Place branding refers to activities of creating and sustaining a brand for a place. A ‘place’ may be any geographical area, ranging from small tourism resorts to cities, regions to nations.
Why developing a brand for a place is important?
Countries, cities and tourism destinations are increasingly competing in an attempt to attract tourists, new residents, businesses and investments into their areas. Globalization of competition, increased mobility of investments and skilled labor, greater openness of markets, impact of technological changes as well as changing tourism consumer markets have created considerable challenges as well as fascinating opportunities to places.
Branding is a tool that may increase value creation capability of the place, and help to reach it’s strategic objectives.
Place branding may contribute to the wellbeing of a place by
* Attracting investments and companies
* Attracting travellers
* Presenting the place as an attractive place to live and attracting skilled labour
* Supporting the interests of export industries
* Strengthening citizens' identity and increases self-esteem
* Enhancing the opportunities of Public Diplomacy.
Why developing a place brand is difficult?
“Many have shied away from the topic – arguing that places are too complex to include in branding discussions since they have too many stakeholders and too little management control … and yet, destination branding is one of todays ‘hottest’ topics among place marketers”. (Morgan et al, 2002,4)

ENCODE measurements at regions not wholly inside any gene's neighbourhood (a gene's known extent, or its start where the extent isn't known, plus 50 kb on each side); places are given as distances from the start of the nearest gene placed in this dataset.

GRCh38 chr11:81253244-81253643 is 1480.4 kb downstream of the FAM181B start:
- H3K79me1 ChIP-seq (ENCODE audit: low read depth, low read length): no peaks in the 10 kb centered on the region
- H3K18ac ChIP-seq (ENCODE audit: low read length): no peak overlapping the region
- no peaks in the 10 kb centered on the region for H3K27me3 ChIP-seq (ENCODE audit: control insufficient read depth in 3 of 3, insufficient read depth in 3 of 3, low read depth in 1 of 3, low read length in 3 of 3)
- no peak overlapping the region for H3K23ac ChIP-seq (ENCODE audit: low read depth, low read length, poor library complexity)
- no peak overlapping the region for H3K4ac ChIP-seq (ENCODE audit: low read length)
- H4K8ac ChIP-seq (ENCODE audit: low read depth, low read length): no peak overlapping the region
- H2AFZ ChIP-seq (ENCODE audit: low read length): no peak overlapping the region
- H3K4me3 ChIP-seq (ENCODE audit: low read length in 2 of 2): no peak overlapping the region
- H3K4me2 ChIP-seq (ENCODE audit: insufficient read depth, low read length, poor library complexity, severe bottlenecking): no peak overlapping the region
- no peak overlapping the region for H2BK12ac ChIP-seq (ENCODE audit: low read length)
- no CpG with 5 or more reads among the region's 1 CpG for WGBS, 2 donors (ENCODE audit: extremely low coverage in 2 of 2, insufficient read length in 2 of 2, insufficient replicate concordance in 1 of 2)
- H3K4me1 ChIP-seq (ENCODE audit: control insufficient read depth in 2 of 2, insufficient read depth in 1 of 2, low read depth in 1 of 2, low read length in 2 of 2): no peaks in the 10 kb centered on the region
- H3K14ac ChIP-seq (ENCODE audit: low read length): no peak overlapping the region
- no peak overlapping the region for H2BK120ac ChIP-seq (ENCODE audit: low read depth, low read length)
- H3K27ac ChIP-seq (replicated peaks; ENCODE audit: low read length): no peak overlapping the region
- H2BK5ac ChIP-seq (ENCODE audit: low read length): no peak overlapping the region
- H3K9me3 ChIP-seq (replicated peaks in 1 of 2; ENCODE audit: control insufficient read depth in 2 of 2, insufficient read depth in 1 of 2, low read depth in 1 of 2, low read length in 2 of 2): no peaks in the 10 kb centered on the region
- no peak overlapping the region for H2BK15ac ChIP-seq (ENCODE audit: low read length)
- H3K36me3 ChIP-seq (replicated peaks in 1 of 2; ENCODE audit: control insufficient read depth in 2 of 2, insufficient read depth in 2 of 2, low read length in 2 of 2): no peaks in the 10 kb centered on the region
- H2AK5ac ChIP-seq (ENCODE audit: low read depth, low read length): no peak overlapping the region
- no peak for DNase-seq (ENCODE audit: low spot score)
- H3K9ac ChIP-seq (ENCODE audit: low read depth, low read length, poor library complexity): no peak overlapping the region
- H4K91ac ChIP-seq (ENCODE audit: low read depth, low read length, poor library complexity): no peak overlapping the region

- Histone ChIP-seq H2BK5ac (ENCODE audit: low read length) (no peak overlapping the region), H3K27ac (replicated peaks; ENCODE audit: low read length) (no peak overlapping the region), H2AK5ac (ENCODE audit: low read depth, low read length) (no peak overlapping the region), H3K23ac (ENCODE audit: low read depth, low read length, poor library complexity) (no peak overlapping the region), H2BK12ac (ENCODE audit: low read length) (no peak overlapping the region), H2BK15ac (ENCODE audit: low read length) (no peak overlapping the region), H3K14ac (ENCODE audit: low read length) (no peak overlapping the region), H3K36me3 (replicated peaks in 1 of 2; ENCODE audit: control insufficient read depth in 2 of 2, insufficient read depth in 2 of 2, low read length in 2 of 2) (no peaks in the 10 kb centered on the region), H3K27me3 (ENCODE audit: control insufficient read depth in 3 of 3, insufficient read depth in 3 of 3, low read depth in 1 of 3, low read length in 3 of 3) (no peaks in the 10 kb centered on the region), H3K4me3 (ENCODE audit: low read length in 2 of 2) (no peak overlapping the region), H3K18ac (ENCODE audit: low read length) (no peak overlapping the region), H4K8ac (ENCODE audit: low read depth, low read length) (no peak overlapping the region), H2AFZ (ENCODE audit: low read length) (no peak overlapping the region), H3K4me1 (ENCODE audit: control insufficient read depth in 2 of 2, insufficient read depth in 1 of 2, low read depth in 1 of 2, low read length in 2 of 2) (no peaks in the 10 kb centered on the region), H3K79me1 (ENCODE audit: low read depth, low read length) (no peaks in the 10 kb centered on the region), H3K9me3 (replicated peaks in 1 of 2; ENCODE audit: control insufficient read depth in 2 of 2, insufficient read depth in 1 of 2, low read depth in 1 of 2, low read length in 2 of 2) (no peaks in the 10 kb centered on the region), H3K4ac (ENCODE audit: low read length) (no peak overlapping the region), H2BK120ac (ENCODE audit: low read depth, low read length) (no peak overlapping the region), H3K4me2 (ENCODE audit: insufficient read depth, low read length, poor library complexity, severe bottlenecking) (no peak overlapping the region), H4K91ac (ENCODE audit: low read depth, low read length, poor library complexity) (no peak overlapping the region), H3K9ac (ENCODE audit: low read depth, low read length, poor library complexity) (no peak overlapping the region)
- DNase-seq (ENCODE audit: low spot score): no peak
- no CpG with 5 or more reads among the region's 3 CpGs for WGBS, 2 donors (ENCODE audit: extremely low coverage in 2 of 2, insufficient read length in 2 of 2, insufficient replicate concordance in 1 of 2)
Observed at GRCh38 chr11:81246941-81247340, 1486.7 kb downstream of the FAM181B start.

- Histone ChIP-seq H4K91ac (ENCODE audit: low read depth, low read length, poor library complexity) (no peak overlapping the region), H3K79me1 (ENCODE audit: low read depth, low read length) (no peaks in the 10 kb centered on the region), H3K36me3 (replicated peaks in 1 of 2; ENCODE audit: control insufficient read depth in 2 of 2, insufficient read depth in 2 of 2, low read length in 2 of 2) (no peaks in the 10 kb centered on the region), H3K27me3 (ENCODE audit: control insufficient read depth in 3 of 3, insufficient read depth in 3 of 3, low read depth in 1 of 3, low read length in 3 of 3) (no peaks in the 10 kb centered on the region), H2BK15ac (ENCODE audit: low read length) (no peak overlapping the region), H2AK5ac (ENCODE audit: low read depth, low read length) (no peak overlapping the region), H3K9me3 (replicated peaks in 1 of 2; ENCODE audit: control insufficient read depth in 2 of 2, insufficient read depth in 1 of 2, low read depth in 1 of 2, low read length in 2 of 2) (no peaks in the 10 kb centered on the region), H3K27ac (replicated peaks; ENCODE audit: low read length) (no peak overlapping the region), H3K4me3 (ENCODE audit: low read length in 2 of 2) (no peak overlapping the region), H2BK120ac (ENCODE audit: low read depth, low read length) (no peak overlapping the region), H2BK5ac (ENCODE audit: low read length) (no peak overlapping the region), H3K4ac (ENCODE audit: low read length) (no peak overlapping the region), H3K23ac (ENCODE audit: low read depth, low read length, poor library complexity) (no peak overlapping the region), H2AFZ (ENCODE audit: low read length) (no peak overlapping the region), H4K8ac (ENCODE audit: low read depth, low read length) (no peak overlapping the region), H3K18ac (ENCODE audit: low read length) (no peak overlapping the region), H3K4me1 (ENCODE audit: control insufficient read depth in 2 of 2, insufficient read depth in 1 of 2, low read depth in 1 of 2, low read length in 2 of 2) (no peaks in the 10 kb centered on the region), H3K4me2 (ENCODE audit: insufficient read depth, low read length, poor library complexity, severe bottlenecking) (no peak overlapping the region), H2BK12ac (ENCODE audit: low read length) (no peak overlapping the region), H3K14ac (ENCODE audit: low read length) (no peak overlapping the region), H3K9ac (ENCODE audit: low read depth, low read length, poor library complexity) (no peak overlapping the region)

Brands have been with us for a century, and a number of highly sophisticated tools for brand management have been developed. However, branding has its origins deep in the realm of physical goods, those items that we all see in the supermarkets.
Place branding differs significantly from the context of branding physical goods, and to large extent from most other service branding contexts.
Places are not single corporations, but are complex entities consisted of great number of stakeholders, great variety of offerings, intentions and strategic objectives. Accordingly, places are challenging to brand.
Traditional brand management knowledge and related models and tools are to an extent limited and difficult to apply to the context of branding a place.
Branding a place is something completely different from developing and attractive logo and visual imagery, a catchy slogan and a nice advertising campaign.
Although great success stories of place branding are rare, they exist. Strong brands have been developed for cities (e.g. Las Vegas), tourism destinations (e.g. Whistler or Verbier ski destinations) or to entire Nations (e.g. Australia, Spain). When advanced place branding approach is intelligently, responsibly and imaginatively applied to places, the consequences are fascinating, far-reaching and potentially world changing.
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